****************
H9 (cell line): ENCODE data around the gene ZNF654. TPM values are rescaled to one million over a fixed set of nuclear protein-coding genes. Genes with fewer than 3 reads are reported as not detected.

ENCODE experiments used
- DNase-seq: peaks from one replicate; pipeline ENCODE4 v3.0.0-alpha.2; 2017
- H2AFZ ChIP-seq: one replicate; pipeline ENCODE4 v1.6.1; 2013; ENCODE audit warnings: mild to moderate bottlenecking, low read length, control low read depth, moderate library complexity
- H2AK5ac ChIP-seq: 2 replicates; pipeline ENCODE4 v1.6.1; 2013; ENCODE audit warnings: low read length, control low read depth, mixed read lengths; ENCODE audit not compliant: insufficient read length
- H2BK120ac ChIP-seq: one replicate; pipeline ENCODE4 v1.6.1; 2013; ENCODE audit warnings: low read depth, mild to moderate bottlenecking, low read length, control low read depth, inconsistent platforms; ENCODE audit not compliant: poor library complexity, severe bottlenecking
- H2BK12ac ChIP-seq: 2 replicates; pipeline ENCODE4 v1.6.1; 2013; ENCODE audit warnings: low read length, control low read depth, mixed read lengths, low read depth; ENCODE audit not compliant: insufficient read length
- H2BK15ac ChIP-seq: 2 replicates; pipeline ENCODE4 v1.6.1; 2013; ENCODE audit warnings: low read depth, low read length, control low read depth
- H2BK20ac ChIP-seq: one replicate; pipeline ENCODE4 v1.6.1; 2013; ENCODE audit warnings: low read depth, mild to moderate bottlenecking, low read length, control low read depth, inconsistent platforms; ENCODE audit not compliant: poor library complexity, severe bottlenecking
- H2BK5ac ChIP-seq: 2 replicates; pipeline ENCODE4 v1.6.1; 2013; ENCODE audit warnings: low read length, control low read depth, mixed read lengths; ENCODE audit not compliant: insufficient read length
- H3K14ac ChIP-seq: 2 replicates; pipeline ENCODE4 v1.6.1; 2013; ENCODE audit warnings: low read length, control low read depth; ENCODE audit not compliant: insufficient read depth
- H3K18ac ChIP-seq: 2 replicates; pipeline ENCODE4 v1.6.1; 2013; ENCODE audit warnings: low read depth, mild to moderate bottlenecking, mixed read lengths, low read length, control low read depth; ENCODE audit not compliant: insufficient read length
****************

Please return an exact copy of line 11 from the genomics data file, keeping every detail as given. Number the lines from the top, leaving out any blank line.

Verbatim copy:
- H3K14ac ChIP-seq: 2 replicates; pipeline ENCODE4 v1.6.1; 2013; ENCODE audit warnings: low read length, control low read depth; ENCODE audit not compliant: insufficient read depth